At first glance you might think he's the local football coach: a burly, enthusiastic bear of a man who peppers his speech with "gee" and "golly" and exudes all the restless animated spirit of a grown Huck Finn. Yet if you watch him closely, if you study that expressive face, you see that there is a far look in his blue eyes, a gaze that sees into the future. At the easel, his expressiveness moves to the tips of his fingers. He falls silent. He stands before the easel or perches on a high stool for hours on end, as he paints.
On the canvas a new glimpse of tomorrow begins to take shape. All the enthusiasm and knowledge pent up in him takes the form of a picture of futuristic beauty where human beings are building a good new world for themselves.
If you are one of the he tens of millions who have visited the National Air and Space Museum in Washington , D.C. , you have seen the work of Robert T. McCall. His vast mural depicting man's conquest of the Moon covers an entire wall on the Museum's main floor, not far from the main entrance, where the Wright Brothers' original flying machine is displayed alongside Lindbergh's Spirit of St. Louis, the Apollo 11 command module and a sliver of rock from the Moon.
If you saw the now-classic motion picture 2001: A Space Odyssey, chances are you were attracted to it by posters featuring the paintings of Robert T. McCall. His vision of the wheel-shaped space station and of space-suited astronauts on the Moon have adorned movie theaters and art museums around the world.
If you have ever bought U.S. postage stamps that feature a scene from the American space program, you have probably licked the back of a Robert T. McCall picture. He has chronicled the history of Apollo, the Apollo-Soyuz joint US-USSR mission of 1975, and the more recent Space Shuttle missions for the Postal Service. Some of his stamps have been to the Moon and back.
Like so many other men and women who find themselves not only fascinated by space exploration, but actively devoting their careers to it, Robert McCall first became interested in space flight and astronautics through reading science fiction.
He was born in Columbus , Ohio , in 1919, a Middle American from the heart of the nation. He graduated from high school and won a scholarship to the Columbus Fine Art School. Like many an American, he started working even before his schooling was finished. At the age of seventeen he took a job with a local sign shop, which made posters for streetcars and outdoor advertising billboards.
And he read science fiction magazines: Astounding Stories of Super Science, Amazing Stories, Startling, and Thrilling Wonder. The masthead Amazing proclaimed that the tales printed on its pulp pages were "Extravagant fiction today; cold fact tomorrow." As true a prophecy as was ever made. The young Bob McCall also read Popular Science and National Geographic and other magazines about technology and exploration. Some magazines were bought at secondhand shops; others came from his grandfather's collection.
"My grandfather was a typical country doctor," McCall states fondly, "with some special distinction because he was a contributing editor for some years for the American Medical Journal. That's a very unique distinction for an Ohio country doctor. He wrote many articles, and my father had stacks of the old journals. I can remember reading through those and going through the old medical books when I was eight, nine, ten years old."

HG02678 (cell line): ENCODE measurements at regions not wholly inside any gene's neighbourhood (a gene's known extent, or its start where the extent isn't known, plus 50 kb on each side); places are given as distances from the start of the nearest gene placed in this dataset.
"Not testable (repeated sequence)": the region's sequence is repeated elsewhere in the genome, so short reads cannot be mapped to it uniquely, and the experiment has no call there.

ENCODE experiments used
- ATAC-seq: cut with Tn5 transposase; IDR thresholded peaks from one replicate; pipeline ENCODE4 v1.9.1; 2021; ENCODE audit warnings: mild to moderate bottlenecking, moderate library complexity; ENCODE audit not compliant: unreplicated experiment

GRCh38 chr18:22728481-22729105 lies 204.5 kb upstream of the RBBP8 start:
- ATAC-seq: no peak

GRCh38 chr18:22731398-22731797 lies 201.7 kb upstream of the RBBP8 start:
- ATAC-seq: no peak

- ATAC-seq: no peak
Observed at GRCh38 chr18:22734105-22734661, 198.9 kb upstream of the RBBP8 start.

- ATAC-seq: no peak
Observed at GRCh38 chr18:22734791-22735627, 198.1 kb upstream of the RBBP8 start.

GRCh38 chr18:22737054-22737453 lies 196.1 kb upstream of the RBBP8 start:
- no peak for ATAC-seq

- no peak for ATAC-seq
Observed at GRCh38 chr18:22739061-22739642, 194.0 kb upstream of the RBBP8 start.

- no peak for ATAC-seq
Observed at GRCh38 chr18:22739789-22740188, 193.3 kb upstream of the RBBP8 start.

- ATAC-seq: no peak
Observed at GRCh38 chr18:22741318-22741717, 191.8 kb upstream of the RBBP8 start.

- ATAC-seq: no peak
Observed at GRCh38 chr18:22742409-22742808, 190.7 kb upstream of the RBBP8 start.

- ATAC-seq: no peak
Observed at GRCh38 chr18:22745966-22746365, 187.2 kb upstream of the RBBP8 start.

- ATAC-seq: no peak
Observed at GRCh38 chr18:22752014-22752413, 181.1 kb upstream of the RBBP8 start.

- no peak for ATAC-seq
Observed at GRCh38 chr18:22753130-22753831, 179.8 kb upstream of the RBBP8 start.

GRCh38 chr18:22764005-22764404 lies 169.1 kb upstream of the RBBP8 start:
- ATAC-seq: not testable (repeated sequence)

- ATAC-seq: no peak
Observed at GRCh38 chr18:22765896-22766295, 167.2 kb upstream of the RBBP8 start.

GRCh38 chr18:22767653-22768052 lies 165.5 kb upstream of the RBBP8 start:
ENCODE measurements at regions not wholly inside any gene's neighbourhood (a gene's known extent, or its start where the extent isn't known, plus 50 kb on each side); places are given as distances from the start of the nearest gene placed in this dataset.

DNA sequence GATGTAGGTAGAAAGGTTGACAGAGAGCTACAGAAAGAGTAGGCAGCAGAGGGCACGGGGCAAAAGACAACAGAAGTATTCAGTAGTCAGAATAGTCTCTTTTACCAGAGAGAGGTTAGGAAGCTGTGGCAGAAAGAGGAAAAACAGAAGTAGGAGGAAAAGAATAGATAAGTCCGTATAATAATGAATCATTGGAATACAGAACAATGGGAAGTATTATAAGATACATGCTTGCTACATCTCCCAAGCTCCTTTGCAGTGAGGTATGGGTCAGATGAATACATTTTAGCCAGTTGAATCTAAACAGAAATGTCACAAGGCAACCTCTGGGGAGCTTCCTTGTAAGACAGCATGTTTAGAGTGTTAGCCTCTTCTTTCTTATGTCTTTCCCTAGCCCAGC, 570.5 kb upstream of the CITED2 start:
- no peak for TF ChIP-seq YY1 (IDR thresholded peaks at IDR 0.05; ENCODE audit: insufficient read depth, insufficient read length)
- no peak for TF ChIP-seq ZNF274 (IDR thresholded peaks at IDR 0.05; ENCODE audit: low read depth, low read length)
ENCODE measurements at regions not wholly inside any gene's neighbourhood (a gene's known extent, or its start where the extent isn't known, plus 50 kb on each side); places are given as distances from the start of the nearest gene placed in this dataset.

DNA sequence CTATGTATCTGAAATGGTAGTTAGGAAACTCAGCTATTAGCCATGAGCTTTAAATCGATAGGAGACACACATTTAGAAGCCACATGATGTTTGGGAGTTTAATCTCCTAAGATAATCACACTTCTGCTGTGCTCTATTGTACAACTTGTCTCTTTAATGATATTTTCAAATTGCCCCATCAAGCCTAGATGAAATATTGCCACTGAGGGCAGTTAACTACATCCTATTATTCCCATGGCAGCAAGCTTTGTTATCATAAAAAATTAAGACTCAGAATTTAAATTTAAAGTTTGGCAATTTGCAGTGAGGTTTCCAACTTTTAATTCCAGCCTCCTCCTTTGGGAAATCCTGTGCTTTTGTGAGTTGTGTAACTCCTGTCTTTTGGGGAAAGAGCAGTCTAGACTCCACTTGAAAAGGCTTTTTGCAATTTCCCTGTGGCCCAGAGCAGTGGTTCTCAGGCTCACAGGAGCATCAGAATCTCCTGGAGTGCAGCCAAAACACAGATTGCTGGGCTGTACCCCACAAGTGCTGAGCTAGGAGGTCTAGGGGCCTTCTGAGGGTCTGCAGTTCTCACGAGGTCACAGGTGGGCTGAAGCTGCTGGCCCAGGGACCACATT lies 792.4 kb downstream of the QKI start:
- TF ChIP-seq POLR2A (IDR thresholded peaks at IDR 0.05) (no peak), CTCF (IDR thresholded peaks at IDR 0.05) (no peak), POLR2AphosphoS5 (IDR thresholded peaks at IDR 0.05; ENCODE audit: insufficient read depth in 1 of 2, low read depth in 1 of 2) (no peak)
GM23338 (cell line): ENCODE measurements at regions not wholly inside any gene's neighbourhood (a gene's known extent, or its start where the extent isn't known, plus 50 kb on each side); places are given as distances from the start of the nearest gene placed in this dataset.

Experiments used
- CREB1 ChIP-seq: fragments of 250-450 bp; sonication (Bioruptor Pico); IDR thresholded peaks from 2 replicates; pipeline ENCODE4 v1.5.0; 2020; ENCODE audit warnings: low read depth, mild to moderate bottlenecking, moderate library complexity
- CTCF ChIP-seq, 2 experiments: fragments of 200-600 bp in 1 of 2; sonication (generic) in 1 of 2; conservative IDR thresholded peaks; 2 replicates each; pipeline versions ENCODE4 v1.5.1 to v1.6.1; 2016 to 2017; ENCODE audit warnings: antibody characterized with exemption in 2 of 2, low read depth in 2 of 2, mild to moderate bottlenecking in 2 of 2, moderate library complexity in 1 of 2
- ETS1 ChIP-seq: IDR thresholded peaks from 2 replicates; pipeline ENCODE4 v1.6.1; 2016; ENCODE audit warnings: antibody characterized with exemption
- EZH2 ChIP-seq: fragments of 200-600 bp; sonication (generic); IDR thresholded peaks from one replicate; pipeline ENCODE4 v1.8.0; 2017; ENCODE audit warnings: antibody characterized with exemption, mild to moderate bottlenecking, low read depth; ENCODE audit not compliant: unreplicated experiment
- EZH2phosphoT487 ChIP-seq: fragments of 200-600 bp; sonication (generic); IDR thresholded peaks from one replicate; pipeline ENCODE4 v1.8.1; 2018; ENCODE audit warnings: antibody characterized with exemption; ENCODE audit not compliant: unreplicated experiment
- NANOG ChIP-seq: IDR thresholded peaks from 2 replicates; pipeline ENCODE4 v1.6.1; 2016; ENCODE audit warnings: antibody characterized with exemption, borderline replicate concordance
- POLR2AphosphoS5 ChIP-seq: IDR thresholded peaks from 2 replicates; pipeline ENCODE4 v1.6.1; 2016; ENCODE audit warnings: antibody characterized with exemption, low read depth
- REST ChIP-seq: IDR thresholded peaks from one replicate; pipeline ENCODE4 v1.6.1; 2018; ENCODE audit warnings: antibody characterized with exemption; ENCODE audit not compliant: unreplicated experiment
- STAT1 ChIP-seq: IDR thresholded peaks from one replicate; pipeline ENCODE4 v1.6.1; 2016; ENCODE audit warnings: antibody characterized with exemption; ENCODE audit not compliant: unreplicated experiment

McCall's father was a schoolteacher for most of his life "We grew up in very modest circumstances," McCall says.
McCall knew he wanted to be an artist as early as the age of eight. Yet he had an intense interest in science and technology, as well. For a while the family cherished hopes that he would become a physician, like his grandfather. But by the time Bob was a teenager it was clear that his special talent was in drawing. "I would draw things that interested me. I loved to draw military subjects-conflict and battle. Knights and their armor had a special fascination for me then. Their goals were sort of similar to those of the astronauts' adventuresome spirits."
There were no astronauts when Bob McCall was a teenager, only tales of space adventures in, pulp magazines. But he remembers the first flying machines he ever saw, a group of biplanes that roared low over Columbus when he was about seven years old.
"Then we went to the Ohio State Fair and saw some old surplus World War I bombers. They were huge! Of course, by today's standards they look like toys. But they looked enormous to me then. And the thing I liked about airplanes, in addition to the look of them, was the noise, It was a driving, powerful sound."
He got his chance to hear the driving, powerful roar of aircraft engines over and over again when he joined the Army Air Corps during World War II. McCall was sent to Kirtland Field, just outside Albuquerque , New Mexico . The war ended before he could be sent overseas. But while in Albuquerque he met Louise Harrup, who was studying fine art at the University of New Mexico . They were married within a year, a marriage that has produced two daughters -- Linda and Catherine -- four grandchildren, and a beautiful house in Paradise Valley , Arizona , that is filled with paintings -- both Bob's and Louise's. Her work has been displayed in collections throughout the country, and she has had a number of solo shows.